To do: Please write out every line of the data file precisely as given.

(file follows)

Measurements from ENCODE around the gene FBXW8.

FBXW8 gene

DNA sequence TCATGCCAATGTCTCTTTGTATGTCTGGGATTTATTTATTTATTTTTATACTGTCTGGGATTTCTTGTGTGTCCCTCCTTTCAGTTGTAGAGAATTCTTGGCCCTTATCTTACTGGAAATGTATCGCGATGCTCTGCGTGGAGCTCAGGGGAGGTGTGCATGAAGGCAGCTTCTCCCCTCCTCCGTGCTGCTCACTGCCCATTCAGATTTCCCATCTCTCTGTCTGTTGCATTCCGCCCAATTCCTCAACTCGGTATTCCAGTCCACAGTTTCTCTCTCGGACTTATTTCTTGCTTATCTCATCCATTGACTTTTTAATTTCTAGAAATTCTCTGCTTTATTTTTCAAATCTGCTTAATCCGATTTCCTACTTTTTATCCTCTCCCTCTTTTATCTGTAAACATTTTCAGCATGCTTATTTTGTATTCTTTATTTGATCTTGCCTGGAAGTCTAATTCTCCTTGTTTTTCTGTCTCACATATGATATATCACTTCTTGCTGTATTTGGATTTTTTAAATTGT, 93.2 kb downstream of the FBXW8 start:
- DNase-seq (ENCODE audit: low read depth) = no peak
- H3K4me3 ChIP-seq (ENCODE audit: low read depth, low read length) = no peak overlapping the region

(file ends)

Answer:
Measurements from ENCODE around the gene FBXW8.

FBXW8 gene

DNA sequence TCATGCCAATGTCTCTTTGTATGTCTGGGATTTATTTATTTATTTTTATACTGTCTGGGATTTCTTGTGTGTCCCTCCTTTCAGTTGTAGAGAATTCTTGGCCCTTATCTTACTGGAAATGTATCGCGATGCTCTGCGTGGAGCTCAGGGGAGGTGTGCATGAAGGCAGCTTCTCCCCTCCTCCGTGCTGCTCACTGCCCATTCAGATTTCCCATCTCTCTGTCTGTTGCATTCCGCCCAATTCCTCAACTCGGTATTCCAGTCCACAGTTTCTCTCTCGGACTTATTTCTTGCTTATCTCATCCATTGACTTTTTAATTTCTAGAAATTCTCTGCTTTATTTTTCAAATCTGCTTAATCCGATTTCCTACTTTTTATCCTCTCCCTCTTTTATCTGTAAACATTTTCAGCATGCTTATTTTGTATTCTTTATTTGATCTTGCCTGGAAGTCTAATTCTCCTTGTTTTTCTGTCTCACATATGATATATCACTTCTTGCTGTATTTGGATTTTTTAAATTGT, 93.2 kb downstream of the FBXW8 start:
- DNase-seq (ENCODE audit: low read depth) = no peak
- H3K4me3 ChIP-seq (ENCODE audit: low read depth, low read length) = no peak overlapping the region